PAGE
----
A simplified way to turn food waste into hydrogen energy

Americans discard as much as 40% of their food, worth about $200 billion a year, according to the U.S. Department of Agriculture. A simple new method from Purdue University scientists could help cut down that amount of waste – and provide another renewable source of clean energy.

The Purdue scientists developed a method to improve the production of hydrogen from food waste using yeast. Until now, the production of hydrogen for use as clean fuel has largely been through bacterial degradation of food waste, which can lead to slow production rates and complex pre-processing of the raw material.

This new method uses yeast to break down food waste to clean hydrogen for further use with minimal pre-processing steps.

hydrogen-processingThe Purdue method uses yeast to break down food waste to clean hydrogen for further use with minimal pre-processing steps. 

“We wanted to create a simple way to turn all that food waste into a source of clean energy,” said Robert Kramer, the NiSource Charitable Foundation Professor of Energy and the Environment and a professor of physics at Purdue University Northwest. “Our system basically allows a user to take food waste, grind it, place it in a reactor and use our process to create hydrogen in about 18-24 hours. That’s much faster than the days it takes with other methods.”

Kramer, who also serves as director of the Purdue Northwest Energy Efficiency and Reliability Center, and his team have validated the technology using a variety of yeast strains. He estimates the Purdue system could lead to a 20%-25% increase in efficiency when producing hydrogen from food waste compared with current methods.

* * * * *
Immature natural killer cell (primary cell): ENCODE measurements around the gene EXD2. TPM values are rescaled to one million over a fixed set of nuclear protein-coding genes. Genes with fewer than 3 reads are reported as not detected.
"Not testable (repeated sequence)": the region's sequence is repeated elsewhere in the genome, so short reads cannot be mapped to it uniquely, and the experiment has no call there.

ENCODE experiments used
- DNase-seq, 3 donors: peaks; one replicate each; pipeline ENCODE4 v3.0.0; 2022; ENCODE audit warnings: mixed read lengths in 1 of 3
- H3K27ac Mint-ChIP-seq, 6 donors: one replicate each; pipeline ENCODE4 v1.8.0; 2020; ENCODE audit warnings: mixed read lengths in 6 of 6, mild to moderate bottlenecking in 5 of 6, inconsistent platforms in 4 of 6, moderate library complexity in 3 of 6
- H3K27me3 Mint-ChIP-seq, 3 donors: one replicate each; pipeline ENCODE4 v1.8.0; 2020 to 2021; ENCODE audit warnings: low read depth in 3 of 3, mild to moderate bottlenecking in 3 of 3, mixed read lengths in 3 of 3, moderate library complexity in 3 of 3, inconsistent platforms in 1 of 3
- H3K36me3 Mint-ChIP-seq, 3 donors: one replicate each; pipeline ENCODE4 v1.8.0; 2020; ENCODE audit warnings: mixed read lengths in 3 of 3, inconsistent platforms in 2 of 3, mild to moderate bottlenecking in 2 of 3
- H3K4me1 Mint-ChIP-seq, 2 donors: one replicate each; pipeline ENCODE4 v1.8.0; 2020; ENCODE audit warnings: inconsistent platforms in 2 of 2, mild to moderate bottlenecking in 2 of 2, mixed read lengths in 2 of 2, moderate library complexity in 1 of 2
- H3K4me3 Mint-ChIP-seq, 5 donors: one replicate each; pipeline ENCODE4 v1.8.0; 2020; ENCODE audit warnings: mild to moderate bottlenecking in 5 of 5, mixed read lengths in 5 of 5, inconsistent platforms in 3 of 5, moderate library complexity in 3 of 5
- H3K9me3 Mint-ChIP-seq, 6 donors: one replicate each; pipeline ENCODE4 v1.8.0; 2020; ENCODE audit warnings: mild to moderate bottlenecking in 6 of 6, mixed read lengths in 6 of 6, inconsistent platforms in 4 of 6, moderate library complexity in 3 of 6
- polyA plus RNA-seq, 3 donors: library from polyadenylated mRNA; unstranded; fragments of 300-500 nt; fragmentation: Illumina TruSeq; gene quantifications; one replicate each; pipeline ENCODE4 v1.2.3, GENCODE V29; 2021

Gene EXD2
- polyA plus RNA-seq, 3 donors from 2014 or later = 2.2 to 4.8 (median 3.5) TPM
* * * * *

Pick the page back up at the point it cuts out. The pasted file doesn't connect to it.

Kramer said the method could be easily multiplexed with solar thermal technology to make a stand-alone power source, in addition to being a clean fuel source and having numerous applications in the agro-food and transportation industries. Kramer said the Purdue method also does not involve the risk of explosion that can come with hydrogen as an energy source.

Kramer and his team have worked with the Purdue Research Foundation Office of Technology Commercialization to patent this and other related innovations. They are looking for additional partners. For more information on licensing a Purdue innovation, contact the Office of Technology Commercialization at [email protected] and mention track code 2019-KRAM-68707.

About Purdue Research Foundation Office of Technology Commercialization

The Purdue Research Foundation Office of Technology Commercialization operates one of the most comprehensive technology transfer programs among leading research universities in the U.S. Services provided by this office support the economic development initiatives of Purdue University and benefit the university’s academic activities through commercializing, licensing and protecting Purdue intellectual property. Contact the Office of Technology Commercialization at [email protected]. The foundation received the 2019 Innovation and Economic Prosperity Universities Award for Place from the Association of Public and Land-grant Universities. The Purdue Research Foundation is a private, nonprofit foundation created to advance the mission of Purdue University.

Writer: Chris Adam, 765-588-3341[email protected]
Source: Robert Kramer, [email protected]

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